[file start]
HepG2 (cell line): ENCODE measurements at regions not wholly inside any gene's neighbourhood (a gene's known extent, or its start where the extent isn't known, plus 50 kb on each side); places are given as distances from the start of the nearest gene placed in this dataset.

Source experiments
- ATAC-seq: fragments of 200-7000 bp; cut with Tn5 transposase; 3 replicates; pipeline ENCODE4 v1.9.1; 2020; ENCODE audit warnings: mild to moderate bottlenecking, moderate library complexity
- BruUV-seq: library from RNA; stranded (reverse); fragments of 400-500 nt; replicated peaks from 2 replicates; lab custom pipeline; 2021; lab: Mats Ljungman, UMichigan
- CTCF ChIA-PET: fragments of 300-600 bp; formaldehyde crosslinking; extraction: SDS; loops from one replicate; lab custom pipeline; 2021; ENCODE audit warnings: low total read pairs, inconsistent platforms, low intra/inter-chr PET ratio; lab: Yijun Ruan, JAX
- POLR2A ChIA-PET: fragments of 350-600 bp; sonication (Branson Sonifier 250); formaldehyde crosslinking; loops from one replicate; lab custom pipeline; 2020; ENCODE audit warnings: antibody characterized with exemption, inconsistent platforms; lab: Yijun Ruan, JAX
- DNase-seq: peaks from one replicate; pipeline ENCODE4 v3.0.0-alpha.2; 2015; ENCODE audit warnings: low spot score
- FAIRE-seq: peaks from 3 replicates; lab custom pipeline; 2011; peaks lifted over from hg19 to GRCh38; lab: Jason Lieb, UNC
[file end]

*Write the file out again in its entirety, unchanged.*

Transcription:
HepG2 (cell line): ENCODE measurements at regions not wholly inside any gene's neighbourhood (a gene's known extent, or its start where the extent isn't known, plus 50 kb on each side); places are given as distances from the start of the nearest gene placed in this dataset.

Source experiments
- ATAC-seq: fragments of 200-7000 bp; cut with Tn5 transposase; 3 replicates; pipeline ENCODE4 v1.9.1; 2020; ENCODE audit warnings: mild to moderate bottlenecking, moderate library complexity
- BruUV-seq: library from RNA; stranded (reverse); fragments of 400-500 nt; replicated peaks from 2 replicates; lab custom pipeline; 2021; lab: Mats Ljungman, UMichigan
- CTCF ChIA-PET: fragments of 300-600 bp; formaldehyde crosslinking; extraction: SDS; loops from one replicate; lab custom pipeline; 2021; ENCODE audit warnings: low total read pairs, inconsistent platforms, low intra/inter-chr PET ratio; lab: Yijun Ruan, JAX
- POLR2A ChIA-PET: fragments of 350-600 bp; sonication (Branson Sonifier 250); formaldehyde crosslinking; loops from one replicate; lab custom pipeline; 2020; ENCODE audit warnings: antibody characterized with exemption, inconsistent platforms; lab: Yijun Ruan, JAX
- DNase-seq: peaks from one replicate; pipeline ENCODE4 v3.0.0-alpha.2; 2015; ENCODE audit warnings: low spot score
- FAIRE-seq: peaks from 3 replicates; lab custom pipeline; 2011; peaks lifted over from hg19 to GRCh38; lab: Jason Lieb, UNC